For containers, I recommend ammo cans - you can get those at most surplus stores or online on ebay. Look for a deal - I try not to spend over $7 each with shipping myself. These are very durable, bear-proof (which matters here in the Sierras), weatherproof, have room for goodies, etc. They are also army green, so hide easily in most areas.


To create a series, use something like Oikoquest: {name of species}. Then all 6 are distinct caches by their species, but all are part of the series by the first name. Or Oikoquest 1, Oikoquest 2, etc. Or some combination thereof.


When you PLACE your caches, be sure to average your GPS coordinates, especially if your satellites are more than 20 ft in accuracy. Walk away from the cache and then back to it from multiple directions, then "MARK" each one. Then average these. This will give your cachers the best chance of locating your caches.


Ideas for cache goodies: if you have any species info, you can make a flier to go in with your log book, photos, etc. If you can find small plastic (2"?) versions of your species, you could leave several in for people to trade out. YES geocoins are a great idea. (Check with OakCoins and several of the other coin manufacturers for prices and quantity breakdowns. Also take a look at Pathtags.com - similar but smaller and cheaper - batch of 100 for $100. Refills are cheaper. There are also custom wooden nickels.) Other common trading items are small rubber snakes/lizards/bugs, keychain fobs, small caribiners, or some people make "signiture items" which are unique to that cacher and often handmade. I've seen Smokey the Bear buttons and pencils and other commercial wildlife "swag", etc.


Please feel free to email me for further conversations! I love the idea of tying in geocaching to families and education, being a mom and a teacher. My favorite caches are ones where I learn something or visit a historical place I might have missed otherwise. My absolute favorites are on trails in a park or out in the wilderness. Best of luck!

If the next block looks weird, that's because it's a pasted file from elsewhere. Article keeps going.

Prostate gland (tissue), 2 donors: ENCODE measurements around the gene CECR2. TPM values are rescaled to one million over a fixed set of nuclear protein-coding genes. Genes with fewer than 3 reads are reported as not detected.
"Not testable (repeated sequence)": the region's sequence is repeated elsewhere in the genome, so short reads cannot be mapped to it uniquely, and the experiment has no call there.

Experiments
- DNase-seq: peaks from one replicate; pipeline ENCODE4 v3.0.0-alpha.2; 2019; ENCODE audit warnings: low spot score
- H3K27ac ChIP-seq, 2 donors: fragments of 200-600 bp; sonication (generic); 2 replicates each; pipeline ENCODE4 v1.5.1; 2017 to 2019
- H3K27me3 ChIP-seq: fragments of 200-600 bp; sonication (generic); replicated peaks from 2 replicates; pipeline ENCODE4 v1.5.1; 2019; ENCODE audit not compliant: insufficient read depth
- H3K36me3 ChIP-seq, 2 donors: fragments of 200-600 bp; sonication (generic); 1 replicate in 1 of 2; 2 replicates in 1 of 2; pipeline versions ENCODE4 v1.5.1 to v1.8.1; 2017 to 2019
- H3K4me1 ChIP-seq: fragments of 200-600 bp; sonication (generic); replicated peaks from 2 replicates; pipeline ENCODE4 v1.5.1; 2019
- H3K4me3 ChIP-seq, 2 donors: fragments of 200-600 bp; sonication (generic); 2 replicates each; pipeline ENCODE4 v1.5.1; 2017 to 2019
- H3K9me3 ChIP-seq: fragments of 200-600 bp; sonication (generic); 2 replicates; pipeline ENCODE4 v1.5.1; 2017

~scheibwife (Laurie)



I'm posting here to gain feedback on my idea as well solutions to some technical questions I have:

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ps - I concur with the previous post - PLEASE read on cache placement in parks and recreational lands. You can also start with the "how to place a cache" items on the geocaching.com page.


It also is often a good idea to check with parks management to be sure your placements are okay with the park/wildlands management, and that they are aware of your caches. Some parks discourage or rule against caches, some actually encourage caching as an added asset to the area's recreation and environmental education, depending on cache themes.

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Before placing a geocache in areas where there are sensitive species, you should read about "social trails" and so on. Here are three links to articles that may be informative about this matter.






Thanks Iowa Tom!

I didn't think of the "clear material" mentioned on Illinois DNR. That is a good idea, I can see it being a hazard if finders think there's something harmful inside. I am already in contact with some from the Wisconsin DNR and I'll ask them if they have any requirements along these lines...


The Acadia article is an interesting read as well!